By Winstone Group Inc. | Attorney Salazar, Alberto
The Latin American New Car Assessment Program (Latin NCAP)'s new crash test results indicate that popular cars sold by vehicle manufacturers in Latin America pose an unacceptably high risk of death or injury in the event of a crash.
Certain auto parts manufacturers and auto manufacturers doing business in Latin America need to ensure consumers buy safe entry-level model vehicles. The crash test results demonstrate that the Nissan Tsuru, Renault Clio Mio, Suzuki Alto K10 and Chevrolet Agile all provide inadequate protection for occupants. These popular entry-level models are sold with no airbags and body structures that collapse onto the occupants inside the automobile. The top global companies continue to provide sub-standard safety protection across the Latin American market with 0 star ratings, according to NCAP. The new SEAT Leon, the Spanish manufacturer, received the first 5 star rating from the Latin NCAP.
The manufacturers should expect the Latin Americans to be furious with the results. Its unethical and economic nonsense for global manufacturers building and selling unsafe cars in Latin America while building and selling good, safe, 5 star cars at affordable prices in the US and Europe. Unless serious and immediate positive changes occur in the very near future, these manufacturers will lose orders and lay off employees. The Latin Americans will buy the SEAT Leon that provides the level of protection expected by the people.
The global manufacturers must build in accordance with global standards. Building to meet the minimal local requirements is counterproductive for the future of the manufacturer and imposes an unacceptable risk of death or serious bodily harm for the consumer. Its disingenuous for the manufacturers to state that they build autos in compliance with local regulations known to be unsafe for the occupants.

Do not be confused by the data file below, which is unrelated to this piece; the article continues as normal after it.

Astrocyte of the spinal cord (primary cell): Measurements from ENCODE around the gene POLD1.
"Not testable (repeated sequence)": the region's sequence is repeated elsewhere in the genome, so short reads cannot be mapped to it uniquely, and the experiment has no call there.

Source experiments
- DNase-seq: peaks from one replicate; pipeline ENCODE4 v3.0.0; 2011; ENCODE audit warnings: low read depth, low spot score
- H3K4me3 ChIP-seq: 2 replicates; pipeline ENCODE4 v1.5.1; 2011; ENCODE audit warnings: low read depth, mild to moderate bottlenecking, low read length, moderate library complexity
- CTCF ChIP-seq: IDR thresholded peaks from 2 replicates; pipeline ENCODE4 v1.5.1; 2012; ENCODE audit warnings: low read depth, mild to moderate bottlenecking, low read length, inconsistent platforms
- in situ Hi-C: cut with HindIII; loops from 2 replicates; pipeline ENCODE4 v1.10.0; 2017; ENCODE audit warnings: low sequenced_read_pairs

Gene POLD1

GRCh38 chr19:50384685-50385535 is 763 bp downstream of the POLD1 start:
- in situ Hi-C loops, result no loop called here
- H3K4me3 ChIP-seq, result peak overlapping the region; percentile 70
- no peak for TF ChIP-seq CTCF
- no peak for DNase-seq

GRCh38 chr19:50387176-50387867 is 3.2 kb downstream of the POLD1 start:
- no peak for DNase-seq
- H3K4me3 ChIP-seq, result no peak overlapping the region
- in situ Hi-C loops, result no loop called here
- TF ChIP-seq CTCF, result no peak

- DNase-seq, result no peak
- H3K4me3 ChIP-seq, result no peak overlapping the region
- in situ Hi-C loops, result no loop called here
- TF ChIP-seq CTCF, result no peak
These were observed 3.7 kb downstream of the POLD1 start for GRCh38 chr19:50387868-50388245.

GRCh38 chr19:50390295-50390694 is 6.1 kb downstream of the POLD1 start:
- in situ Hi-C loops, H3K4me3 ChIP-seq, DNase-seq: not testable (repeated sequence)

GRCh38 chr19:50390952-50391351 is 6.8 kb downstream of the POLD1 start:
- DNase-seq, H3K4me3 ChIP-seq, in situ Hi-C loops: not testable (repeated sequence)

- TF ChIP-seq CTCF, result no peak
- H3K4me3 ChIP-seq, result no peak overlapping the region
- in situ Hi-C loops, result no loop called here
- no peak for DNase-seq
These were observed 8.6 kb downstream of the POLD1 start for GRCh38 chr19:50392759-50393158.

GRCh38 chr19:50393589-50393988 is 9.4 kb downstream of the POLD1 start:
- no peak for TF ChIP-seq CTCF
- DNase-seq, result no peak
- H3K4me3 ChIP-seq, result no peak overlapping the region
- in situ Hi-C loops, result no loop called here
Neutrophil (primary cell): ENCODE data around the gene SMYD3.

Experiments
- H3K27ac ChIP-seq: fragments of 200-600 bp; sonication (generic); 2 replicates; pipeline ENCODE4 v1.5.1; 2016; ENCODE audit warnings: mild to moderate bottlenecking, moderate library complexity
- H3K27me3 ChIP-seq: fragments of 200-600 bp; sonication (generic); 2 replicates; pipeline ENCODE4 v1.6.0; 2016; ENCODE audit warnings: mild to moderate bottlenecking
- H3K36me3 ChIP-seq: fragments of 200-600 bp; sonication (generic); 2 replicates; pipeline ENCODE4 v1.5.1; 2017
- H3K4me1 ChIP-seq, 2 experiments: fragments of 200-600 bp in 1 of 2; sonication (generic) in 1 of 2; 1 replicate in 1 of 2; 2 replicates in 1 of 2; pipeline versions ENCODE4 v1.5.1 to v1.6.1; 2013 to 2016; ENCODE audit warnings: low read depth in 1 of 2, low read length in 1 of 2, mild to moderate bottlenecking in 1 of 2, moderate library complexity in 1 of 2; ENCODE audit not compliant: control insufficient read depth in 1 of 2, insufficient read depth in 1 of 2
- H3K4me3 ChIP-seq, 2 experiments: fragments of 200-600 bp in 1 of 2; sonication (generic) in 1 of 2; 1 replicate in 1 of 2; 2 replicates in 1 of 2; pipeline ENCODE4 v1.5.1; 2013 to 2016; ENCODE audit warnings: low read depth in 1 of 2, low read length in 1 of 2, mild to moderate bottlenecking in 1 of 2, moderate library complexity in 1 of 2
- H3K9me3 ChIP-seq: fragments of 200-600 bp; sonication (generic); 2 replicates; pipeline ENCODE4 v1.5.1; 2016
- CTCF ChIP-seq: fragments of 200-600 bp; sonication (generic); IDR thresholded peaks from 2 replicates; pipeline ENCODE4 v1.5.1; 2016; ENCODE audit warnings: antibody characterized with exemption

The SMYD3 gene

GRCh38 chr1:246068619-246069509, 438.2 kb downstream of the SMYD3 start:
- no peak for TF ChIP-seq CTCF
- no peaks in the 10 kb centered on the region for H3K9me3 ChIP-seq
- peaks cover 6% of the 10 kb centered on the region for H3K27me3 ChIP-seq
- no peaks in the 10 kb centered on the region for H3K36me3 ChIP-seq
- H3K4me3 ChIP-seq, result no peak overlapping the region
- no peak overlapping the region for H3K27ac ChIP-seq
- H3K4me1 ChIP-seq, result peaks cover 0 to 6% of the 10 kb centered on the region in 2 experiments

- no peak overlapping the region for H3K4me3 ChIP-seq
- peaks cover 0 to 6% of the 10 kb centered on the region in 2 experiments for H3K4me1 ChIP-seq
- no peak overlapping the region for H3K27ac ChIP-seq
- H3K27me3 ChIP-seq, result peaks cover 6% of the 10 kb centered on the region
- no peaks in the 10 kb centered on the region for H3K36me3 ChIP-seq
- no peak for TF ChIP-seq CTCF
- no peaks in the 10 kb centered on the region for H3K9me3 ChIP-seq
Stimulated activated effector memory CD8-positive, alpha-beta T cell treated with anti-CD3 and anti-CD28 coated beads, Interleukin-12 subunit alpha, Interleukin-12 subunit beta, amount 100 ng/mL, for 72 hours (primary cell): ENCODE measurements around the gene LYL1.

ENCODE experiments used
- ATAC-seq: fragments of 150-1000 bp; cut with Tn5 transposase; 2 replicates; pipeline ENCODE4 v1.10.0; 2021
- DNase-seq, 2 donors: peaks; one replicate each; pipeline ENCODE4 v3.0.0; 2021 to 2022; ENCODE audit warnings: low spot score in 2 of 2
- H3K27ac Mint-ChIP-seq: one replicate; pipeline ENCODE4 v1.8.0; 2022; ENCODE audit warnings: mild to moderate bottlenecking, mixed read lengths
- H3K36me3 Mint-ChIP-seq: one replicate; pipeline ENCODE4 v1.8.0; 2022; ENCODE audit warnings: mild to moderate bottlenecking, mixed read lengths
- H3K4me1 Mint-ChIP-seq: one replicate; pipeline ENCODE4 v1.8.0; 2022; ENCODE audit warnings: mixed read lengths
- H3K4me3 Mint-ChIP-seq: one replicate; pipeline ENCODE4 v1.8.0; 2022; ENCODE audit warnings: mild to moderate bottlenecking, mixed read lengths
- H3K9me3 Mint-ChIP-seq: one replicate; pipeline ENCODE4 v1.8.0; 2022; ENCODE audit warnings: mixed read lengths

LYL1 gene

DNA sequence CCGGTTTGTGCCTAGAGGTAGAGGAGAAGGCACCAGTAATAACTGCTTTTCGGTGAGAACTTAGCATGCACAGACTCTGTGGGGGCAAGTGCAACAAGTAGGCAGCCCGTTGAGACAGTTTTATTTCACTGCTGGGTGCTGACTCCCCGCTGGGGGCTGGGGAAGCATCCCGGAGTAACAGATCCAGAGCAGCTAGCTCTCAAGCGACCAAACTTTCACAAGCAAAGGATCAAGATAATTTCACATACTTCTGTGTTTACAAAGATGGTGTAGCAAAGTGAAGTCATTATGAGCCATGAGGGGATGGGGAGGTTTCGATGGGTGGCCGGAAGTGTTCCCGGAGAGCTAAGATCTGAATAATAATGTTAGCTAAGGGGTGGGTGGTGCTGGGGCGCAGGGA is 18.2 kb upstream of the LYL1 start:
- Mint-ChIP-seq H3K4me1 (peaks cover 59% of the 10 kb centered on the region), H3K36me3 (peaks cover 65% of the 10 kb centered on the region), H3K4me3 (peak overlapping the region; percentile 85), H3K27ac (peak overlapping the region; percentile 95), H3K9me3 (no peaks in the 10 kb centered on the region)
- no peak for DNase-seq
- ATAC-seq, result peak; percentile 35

Latin America is the fastest growing market in the world. The US economy is on life-support and the European economy is in a coma. As weak sales continue to diminish profits in the US and in Europe, it appears that auto manufacturers cut costs by providing inadequate protection for the Latin American consumers. In order to ensure the Japanese auto manufacturers and part manufacturers succeed in Latin America, the manufacturers should be selling highly safe autos that meet or exceed the UN global standards.
Continuing with the current course of selling unsafe autos, loss of market share by infuriating the Latin Americans is a given outcome. SEAT with the new Leon (Barcelona Spain) gets the economics of selling autos with high levels of safety in Latin America.
WINSTONE represents auto manufacturers and auto parts companies entering the Mexican and Brazilian markets. Winstone is lobbying to get the manufacturers to voluntarily comply with the U.N.'s minimum crash safety standards despite the much lower existing safety standards in Latin America.